Snow, rain make small impression on key tables

 

Last updated 1/30/2024 at 9:45am



While every drop off water and every inch of snow is critical for our summer needs, recent snows and rain have barely budged the critical SWE (snow water equivalent) readings at the Three Creeks Meadow station which Saturday stood at 46%.

On Saturday, the readings were low. Sitting at 5,690 feet, the observed snowpack was 18 inches, down three inches in the preceding 24 hours, as unseasonably warm La Niña weather returned. Temperatures rose to the high 50s over the weekend.

The depth was 59 percent of average. Three Creeks Meadow is located about 15 miles south of Sisters. The snowpack in this area is characterized by an average annual snowfall of approximately 200 inches, with an average peak snowpack of around 70 inches.

Ski Hoodoo and Willamette Pass resorts benefit from this consistent snowfall, with Hoodoo reporting an average of 500 inches of snow per season. On Saturday however, Hoodoo was sitting under 52 inches of snow and has received only 138 inches since the beginning of the snow year, October 1. Hoodoo was unable to open until the end of the first week of January for lack of snow.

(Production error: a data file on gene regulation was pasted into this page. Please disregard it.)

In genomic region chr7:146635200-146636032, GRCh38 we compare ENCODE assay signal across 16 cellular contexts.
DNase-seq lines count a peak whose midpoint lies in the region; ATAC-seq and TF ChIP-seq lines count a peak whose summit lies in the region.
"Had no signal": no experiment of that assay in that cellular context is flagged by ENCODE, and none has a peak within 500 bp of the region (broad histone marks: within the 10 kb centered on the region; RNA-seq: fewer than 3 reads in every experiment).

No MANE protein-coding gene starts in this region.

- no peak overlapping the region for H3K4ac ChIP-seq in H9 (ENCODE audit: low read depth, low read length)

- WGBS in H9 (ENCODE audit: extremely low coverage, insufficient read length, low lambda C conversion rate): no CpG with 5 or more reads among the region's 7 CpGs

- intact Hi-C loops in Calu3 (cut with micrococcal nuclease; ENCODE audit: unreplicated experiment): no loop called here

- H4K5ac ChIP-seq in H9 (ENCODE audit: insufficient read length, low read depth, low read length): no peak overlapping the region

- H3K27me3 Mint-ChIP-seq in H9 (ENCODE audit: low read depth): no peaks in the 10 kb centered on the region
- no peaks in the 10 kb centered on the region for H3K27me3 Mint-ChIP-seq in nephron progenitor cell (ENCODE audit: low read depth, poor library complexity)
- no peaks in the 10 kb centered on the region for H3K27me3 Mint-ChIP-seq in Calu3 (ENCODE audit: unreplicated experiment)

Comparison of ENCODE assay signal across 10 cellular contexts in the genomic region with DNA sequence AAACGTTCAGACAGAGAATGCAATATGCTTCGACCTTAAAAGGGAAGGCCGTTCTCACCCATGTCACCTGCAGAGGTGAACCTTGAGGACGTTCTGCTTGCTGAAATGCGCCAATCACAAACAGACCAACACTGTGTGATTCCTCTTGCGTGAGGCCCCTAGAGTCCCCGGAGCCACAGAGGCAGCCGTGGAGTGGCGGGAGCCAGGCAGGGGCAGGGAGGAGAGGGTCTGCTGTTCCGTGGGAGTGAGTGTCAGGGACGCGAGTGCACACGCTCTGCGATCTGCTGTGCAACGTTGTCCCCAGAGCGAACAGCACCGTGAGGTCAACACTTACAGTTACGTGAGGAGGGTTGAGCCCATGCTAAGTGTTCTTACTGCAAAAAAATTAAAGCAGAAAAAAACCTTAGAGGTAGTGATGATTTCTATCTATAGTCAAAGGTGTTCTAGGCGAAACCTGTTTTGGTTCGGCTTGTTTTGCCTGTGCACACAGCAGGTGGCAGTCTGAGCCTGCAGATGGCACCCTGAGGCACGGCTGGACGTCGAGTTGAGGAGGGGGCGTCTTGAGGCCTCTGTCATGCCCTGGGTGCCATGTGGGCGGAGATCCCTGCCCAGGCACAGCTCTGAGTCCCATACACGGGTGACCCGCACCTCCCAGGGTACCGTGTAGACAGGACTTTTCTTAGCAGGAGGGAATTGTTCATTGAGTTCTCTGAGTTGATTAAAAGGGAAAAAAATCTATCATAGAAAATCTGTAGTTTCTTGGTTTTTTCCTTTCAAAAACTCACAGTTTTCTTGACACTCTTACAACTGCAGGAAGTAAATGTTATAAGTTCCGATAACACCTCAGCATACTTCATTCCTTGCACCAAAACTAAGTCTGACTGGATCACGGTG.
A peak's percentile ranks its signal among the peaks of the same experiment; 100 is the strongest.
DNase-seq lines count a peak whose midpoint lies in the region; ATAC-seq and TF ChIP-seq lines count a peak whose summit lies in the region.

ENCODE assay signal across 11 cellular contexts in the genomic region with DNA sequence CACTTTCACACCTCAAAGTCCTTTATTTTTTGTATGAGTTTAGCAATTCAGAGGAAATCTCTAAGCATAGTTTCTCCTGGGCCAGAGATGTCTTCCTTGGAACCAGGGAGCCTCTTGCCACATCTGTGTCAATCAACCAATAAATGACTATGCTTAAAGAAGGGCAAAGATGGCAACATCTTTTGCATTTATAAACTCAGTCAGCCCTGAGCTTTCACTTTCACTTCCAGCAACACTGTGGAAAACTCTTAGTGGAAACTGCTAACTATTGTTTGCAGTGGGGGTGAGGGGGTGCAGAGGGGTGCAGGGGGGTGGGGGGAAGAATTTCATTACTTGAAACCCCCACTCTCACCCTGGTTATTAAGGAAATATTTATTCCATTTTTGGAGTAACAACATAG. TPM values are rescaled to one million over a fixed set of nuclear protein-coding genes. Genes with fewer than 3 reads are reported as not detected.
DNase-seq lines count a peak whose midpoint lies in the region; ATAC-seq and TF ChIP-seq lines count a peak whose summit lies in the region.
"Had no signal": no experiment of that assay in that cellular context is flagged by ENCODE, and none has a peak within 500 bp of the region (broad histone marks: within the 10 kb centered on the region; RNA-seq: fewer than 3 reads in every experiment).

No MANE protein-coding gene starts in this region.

The snowpack in Three Creeks Meadow is far reaching and feeds downstream rivers and creeks, including the North Fork of the Middle Fork of the Willamette River and the Three Creeks themselves. Additionally, a portion of the snowpack is stored in nearby reservoirs, such as Clear Lake, which provides water for irrigation, hydroelectric power, and recreation.

Vastly more important than how much snow is recorded at the station is the water content. On Saturday it stood at 8.1 inches, 73 percent of the 30-year average of 11.1 inches for January 27.

In what may look like to us in town as a good deal of snow and rain, the station has posted only 22.8 inches of precipitation though Saturday for the water year.

SWE is critical to agriculture in Sisters Country. The USDA Climate Hub explains SWE as the amount of water available in the snow. Measuring how much water is in snow can be difficult since the temperature of the air controls how much water is held in an inch of snow. One inch of rain can produce from two inches of sleet to 50 or more inches of snow depending on how cold the air is.

Throughout winter, different storms bring different types of snow, so snow depth does not translate directly to the amount of water held in snow.

 

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